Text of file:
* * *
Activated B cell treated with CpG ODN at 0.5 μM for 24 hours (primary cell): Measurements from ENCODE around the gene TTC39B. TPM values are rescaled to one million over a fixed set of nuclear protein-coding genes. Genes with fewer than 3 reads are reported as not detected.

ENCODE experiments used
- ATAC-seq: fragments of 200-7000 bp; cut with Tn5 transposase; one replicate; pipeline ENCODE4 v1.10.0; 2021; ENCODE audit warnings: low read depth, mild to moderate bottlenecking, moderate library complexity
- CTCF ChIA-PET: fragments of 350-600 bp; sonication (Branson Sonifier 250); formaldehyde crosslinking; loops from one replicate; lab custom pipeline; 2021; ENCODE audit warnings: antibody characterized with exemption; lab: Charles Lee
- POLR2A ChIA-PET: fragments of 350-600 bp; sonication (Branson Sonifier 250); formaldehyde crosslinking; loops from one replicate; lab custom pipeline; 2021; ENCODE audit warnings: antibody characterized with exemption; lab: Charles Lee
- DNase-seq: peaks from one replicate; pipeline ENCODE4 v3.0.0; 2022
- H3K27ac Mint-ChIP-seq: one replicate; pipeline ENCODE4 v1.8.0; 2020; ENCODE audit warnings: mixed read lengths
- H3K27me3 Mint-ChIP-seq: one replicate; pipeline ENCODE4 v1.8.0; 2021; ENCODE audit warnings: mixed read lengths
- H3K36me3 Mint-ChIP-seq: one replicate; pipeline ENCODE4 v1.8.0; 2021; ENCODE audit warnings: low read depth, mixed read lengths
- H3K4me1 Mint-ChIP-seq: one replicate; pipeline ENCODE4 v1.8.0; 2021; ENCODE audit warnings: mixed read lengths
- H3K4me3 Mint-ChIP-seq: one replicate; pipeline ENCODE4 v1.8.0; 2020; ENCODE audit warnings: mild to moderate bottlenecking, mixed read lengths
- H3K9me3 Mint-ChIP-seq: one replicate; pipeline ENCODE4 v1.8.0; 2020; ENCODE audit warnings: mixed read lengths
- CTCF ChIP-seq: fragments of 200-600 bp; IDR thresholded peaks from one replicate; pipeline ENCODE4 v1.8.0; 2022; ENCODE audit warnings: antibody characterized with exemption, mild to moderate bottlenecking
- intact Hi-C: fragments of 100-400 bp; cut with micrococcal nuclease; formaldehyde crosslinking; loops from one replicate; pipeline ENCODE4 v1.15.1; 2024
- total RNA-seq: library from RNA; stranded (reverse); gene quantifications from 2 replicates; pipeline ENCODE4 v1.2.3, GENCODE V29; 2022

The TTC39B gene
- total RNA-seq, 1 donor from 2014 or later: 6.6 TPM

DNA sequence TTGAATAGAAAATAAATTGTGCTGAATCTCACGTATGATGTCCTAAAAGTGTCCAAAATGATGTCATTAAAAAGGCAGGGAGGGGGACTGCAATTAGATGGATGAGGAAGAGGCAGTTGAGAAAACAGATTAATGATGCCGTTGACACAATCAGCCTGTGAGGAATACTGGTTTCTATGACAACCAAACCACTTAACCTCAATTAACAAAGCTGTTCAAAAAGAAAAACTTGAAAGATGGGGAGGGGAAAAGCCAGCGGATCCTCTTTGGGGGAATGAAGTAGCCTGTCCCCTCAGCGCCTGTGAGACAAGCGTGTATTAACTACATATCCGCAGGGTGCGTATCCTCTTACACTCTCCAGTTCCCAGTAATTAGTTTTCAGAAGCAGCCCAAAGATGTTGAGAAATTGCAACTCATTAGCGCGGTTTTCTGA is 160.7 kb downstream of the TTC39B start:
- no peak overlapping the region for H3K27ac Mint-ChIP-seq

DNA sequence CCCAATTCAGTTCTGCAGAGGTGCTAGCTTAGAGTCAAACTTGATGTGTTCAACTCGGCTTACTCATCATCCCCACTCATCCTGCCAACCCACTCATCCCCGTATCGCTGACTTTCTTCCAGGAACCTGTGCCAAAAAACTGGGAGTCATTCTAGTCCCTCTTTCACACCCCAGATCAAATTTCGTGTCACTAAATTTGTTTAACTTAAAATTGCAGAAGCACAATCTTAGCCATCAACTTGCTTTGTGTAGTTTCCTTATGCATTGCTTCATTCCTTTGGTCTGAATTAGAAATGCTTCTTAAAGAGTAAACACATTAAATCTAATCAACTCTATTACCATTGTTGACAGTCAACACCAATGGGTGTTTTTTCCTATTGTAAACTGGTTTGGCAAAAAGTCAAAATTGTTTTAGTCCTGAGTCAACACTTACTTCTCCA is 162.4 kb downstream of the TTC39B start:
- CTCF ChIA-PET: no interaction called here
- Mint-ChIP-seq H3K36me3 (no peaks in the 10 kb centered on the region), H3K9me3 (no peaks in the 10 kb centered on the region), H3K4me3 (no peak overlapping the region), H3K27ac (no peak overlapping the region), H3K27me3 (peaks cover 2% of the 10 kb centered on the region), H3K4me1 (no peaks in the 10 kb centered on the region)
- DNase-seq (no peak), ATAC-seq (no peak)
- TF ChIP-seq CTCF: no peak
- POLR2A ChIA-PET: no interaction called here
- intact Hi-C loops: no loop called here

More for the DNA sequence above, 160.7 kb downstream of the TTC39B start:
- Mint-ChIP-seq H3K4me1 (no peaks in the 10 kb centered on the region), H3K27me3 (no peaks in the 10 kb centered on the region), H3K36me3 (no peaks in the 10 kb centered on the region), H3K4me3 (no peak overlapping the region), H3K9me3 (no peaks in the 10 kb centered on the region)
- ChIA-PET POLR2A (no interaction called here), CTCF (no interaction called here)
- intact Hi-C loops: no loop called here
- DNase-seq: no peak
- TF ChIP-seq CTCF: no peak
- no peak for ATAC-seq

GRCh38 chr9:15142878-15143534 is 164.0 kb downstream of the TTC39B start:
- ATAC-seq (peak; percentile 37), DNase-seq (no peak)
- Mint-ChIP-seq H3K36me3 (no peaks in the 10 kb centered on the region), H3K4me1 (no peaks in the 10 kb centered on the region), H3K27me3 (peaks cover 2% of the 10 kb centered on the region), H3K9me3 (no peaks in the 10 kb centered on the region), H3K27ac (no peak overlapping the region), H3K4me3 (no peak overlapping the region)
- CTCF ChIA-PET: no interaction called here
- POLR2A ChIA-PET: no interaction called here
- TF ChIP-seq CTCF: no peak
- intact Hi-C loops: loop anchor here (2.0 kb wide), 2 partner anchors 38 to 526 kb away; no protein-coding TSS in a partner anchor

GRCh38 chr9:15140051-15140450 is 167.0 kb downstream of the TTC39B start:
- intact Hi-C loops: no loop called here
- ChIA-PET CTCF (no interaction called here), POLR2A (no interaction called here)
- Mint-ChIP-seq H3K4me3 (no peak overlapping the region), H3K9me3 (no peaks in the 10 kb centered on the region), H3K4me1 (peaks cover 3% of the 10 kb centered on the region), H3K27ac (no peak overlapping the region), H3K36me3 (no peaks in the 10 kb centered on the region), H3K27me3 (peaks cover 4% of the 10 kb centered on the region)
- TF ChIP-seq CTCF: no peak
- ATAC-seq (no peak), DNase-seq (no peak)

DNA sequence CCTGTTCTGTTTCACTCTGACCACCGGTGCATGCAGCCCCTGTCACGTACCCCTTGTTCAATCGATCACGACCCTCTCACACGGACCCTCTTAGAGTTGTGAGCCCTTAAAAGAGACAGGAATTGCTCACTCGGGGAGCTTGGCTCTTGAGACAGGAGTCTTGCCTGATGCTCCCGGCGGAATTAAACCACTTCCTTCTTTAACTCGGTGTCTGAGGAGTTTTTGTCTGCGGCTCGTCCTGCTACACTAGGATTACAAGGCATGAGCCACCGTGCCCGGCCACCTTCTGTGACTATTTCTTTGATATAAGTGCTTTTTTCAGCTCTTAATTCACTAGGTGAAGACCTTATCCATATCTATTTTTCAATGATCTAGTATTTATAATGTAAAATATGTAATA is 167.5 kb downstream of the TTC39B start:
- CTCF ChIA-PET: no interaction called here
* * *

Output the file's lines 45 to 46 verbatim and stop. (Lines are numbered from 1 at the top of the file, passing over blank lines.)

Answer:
- TF ChIP-seq CTCF: no peak
- ATAC-seq (no peak), DNase-seq (no peak)